While examination and testing dominated the discussion at the minister's meeting, it was mentioned that the problems of examinations and tests need attention but it should not be the tail that wags the dog. The quality problems have deeper roots, which have to do with teachers and what they can or should do in the classroom, curriculum and textbooks, school facilities and infrastructure, and overall management.
A secondary teacher survey by the Bangladesh Bureau of Education and Statistics (BANBEIS) in 2014 showed that for every 100 secondary schools, there were only 50 designated and qualified teachers for Bangla, 57 for English, and 47 for computer science – all compulsory subjects. For Mathematics and all science subjects, there were 1.6 teachers per school; it should be at least twice this number. These numbers of course don't say anything about the skills and competency of these teachers (CAMPE, Quality Education: Teachers for the Next Generation, 2016).
An immediate and wrenching concern for the students who passed HSC and their parents is where the students would go for the next stage of their education. Only around 50,000 places may be available in the public universities, not enough for even those who scored GPA 5. In the face of intense competition, a student may apply up to 15 universities. The universities do not take public examination results as a sufficient basis for selection and students have to prepare for and run around the country to take the multiple exams.
Despite discussions being held for a decade, the universities have not come up with a common entrance testing. And the University Grants Commission and the Ministry of Education seem to be helpless to do anything about it.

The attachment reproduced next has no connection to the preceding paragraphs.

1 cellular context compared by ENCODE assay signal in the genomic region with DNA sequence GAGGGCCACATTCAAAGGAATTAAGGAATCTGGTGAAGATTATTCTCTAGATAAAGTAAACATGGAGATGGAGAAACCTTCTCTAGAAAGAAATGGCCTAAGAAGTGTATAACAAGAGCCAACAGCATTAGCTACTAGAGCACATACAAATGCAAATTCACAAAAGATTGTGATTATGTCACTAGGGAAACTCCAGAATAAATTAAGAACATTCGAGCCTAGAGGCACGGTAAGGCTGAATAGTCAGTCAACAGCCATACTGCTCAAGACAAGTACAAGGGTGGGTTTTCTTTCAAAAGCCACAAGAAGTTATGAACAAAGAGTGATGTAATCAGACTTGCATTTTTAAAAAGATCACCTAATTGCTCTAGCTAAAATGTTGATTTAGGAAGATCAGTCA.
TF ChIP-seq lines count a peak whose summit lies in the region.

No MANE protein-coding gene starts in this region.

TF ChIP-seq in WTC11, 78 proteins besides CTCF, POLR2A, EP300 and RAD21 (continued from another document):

The Prime Minster, while receiving the HSC results, said, "Our students are as capable as any in the world. Opportunities must be expanded for higher education. We have planned to open a government college in every upazila where it does not exist, and a public or private university in every district in the country."
The Prime Minister's goal is unexceptionable. At the same time, however, minimum acceptable quality standards have to be established and applied in all these institutions. Failing to do so will only mean wasting resources and compounding the problems.
The Minister's meeting concluded with the decision to set up small committees involving the academics and experts and concerned government personnel to look at issues of examinations as well as curriculum and textbooks. This is necessary and would help if pursued with diligence.
However, this still would be looking at the symptoms of the disease rather than the deeper roots. Bolder initiatives with a longer term perspective must be led by the Minister. As mentioned by several of the speakers, attracting and retaining capable people to teach with pre- and inservice professional development, incentives and rewards, and social status for teachers would be one major area. There is also a need for one, undivided governance and management structure for all school education institutes. K-12, as in all other countries, would be another issue. The Minister must be supported by the political decision-makers and the academic establishments in these moves.
The writer is chair of Bangladesh Early Childhood Network (BEN) and Professor Emeritus at BRAC University.